Recommended Age, Grade, and Reading Levels
- Age: 12
- Grade: 8 to 12
- Reading age: 12
Malou has just turned sixteen—hardly old enough to be out in the world on her own—and all she knows for sure is that she’s of mixed race and that she was left at an orphanage as a newborn. When the orphanage burns to the ground, she finds out that she may have been born in a small town in Ontario’s cottage country. Much to her surprise, Parry Sound turns out to have quite a few young brown faces, but Malou can’t believe they might be related to her. After she finds work as a cleaner in the local hospital, an Aboriginal boy named Jimmy helps her find answers to her questions about her parents. The answers are as stunning—and life-changing—as anything Malou could have imagined back at the orphanage.
Part of the SECRETS—a series of seven linked novels that can be read in any order.
About the author
Marthe Jocelyn is the award-winning author and illustrator of over thirty-five books for babies, kids and teens. Her illustrated books have been shortlisted for both the Governor General’s Literary Award and the Marilyn Baillie Picture Book Award. In 2009 she was the recipient of the prestigious Vicky Metcalf Award for her body of work. One Red Button and One Piece of String are the result of her lifelong obsession with scraps, and her delight in surprising the reader with unexpected details. Originally from Toronto, Marthe settled in Stratford, Ontario, after a thirtyyear stretch in New York. For more information, visit www.marthejocelyn.com.
- Commended, CCBC Best Books for Kids & Teens
"A fresh coming-of-age tale with an unconventional twist."
"Adept at historical research, Marthe Jocelyn brings into her story issues of racism, homosexuality, and the advancement of modern medicine in the 1960s."
"Stunning in its ability to captivate readers. The short titled scenes make for a quick read, adding wit and suspense to an otherwise classic coming-of-age story. Malou has a clear, clever, and strong voice, with believable emotions that hit the heart. This is an underdog story with a likable and relatable protagonist. It does not delve deep into subplots or secondary characters, but there are allusions to heartache, mental illness, domestic issues, racism, and prejudice. It is a fascinating story with a bit of Three Times Lucky (Dial, 2012/VOYA August 2012) charm."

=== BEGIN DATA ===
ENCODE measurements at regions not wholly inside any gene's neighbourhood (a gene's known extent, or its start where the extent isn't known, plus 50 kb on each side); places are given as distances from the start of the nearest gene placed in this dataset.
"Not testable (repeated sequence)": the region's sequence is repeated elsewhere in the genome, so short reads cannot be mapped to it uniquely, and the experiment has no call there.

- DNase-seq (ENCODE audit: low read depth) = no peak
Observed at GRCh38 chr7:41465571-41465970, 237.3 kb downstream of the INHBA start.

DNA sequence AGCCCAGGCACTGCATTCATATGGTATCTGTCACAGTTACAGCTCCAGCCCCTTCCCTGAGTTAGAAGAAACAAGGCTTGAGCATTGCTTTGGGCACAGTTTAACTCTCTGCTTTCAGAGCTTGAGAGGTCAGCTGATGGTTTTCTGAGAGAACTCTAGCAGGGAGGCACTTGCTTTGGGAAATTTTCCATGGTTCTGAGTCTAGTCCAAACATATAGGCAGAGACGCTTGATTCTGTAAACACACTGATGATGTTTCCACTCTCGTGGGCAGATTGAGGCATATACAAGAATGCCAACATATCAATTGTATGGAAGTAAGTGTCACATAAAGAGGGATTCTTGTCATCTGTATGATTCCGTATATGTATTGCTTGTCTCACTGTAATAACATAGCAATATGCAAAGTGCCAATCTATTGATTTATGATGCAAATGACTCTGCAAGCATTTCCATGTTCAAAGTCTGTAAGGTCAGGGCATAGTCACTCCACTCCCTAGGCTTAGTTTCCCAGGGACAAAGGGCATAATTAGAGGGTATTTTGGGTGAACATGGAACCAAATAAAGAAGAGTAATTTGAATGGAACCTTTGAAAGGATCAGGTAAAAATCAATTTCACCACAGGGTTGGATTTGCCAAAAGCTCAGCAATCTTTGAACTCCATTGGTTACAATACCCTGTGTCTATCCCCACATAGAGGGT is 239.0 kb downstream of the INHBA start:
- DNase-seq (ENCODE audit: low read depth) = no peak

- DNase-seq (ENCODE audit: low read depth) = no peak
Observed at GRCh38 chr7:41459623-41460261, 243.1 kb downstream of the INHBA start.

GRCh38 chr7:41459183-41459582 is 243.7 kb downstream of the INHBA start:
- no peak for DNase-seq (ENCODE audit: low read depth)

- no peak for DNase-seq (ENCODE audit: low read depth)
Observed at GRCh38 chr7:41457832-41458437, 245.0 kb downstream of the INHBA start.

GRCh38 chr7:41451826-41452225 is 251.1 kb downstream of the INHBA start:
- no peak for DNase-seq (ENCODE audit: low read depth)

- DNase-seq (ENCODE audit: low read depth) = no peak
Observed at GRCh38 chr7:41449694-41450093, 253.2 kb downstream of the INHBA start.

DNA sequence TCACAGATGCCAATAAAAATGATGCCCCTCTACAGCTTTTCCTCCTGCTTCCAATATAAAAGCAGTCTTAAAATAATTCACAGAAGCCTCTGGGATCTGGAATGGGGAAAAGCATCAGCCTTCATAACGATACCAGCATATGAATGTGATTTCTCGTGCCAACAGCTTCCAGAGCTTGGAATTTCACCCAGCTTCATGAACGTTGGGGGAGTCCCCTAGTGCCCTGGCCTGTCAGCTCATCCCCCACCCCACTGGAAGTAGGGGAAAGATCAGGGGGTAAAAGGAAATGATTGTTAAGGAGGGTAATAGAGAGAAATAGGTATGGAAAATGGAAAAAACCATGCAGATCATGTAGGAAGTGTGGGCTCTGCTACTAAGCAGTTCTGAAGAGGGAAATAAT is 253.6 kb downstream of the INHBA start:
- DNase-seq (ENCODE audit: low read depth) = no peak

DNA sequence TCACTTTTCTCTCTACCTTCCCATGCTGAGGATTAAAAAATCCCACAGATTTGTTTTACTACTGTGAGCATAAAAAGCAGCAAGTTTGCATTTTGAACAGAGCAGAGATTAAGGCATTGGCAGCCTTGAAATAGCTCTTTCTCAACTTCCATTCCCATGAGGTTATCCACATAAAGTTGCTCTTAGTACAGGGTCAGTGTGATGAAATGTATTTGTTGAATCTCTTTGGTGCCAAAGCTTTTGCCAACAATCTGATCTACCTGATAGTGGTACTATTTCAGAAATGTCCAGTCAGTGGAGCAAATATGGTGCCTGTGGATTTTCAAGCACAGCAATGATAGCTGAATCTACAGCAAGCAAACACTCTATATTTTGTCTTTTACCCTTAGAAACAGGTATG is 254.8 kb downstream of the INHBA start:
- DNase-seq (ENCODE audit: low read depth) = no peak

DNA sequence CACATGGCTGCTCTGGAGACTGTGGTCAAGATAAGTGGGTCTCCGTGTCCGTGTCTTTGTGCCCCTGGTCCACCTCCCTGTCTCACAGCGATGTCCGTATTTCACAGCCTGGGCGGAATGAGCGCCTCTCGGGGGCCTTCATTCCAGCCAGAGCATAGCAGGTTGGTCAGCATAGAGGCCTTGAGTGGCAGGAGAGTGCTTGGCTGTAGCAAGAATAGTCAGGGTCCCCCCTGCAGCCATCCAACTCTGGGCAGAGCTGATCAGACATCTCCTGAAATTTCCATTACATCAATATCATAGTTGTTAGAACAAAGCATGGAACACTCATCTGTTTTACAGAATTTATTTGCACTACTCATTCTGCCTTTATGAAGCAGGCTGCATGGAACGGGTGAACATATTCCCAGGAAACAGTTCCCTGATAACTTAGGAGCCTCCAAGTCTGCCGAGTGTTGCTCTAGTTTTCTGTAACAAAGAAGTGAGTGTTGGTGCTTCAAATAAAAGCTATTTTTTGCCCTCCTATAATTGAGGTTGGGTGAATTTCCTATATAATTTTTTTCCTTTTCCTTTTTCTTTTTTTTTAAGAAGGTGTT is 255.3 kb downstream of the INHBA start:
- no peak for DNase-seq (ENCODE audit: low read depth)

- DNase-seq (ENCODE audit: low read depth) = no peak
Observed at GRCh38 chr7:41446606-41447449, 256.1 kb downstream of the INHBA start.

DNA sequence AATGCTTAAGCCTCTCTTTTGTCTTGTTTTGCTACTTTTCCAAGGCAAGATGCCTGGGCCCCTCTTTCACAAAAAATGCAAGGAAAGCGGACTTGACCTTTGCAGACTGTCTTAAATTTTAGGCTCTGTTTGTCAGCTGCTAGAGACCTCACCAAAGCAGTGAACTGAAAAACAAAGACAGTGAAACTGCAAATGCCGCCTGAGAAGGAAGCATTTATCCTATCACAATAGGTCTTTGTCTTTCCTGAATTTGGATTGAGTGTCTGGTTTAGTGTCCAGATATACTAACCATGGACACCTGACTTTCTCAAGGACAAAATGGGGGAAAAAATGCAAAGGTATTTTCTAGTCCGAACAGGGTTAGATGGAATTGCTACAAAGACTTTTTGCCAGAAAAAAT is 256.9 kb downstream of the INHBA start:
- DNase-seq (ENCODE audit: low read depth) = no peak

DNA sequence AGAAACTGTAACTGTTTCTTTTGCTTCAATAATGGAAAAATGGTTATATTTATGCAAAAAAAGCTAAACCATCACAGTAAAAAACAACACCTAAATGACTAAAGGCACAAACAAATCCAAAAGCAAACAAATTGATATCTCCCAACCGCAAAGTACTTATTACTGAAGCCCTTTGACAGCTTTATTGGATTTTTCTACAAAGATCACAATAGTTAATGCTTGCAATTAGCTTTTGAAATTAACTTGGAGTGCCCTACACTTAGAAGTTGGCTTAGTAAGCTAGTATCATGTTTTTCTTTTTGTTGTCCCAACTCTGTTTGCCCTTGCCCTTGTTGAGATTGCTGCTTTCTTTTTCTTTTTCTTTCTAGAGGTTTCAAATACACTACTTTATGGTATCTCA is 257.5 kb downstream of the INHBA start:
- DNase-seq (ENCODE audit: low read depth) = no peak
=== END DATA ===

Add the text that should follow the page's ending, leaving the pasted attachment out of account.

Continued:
"Malou has led a sheltered life at the orphanage and often reveals an innocent naiveté, but her resourcefulness and intelligence counteract this to make her an engaging and likable character to whom readers will relate. The cast of characters in the book is very diverse, but it never feels forced and avoids the pitfalls of tokenism...An entertaining book and a great mystery that will also introduce readers to an interesting sliver of medical history...Highly Recommended."
"Short, diary-style chapters keep the plot moving as our charming and optimistic heroine uncovers some startling information about herself and learns about the true nature of family and friendship. Sharp writing keeps this dramatic coming-of-age story from taking a turn toward the saccharine or melodramatic...Lovely and easily digestible historical fiction."
"Facing racial hatred from a myriad of sources, Malou’s experiences highlight racial, social and sexual inequalities of the era without being preachy. At times, the situations were frightening and all too realistic, but Jocelyn manages to weave the issues of the day into her story without having them take over...This is, ultimately, a story of finding out who you are—a concept every teenager struggles with at some point in their life. Although Malou answers many questions about her past, there are still some issues left unresolved, and I liked that. In life, not every question has an answer, but we learn to move past that in order to make our own future."
Lost in a Great Book blog
"A compelling genealogical mystery...Through this inspiring heroine and characters that include a gay, biracial couple living as sisters-in-law, Jocelyn illuminates racial and social inequality as significant today as it was during the civil rights movement. Poignant and resonant, it’s an important exploration for readers seeking their own identities."
"Enchanting. It depicts the racial tension of the 1960s and the longing an orphan feels for an explanation. The narration is unique and endearing. The characters are all delightful and the protagonist’s introduction to the world causes readers to look at things in a new light...A charming read for all."
VOYA, Teen Reviewer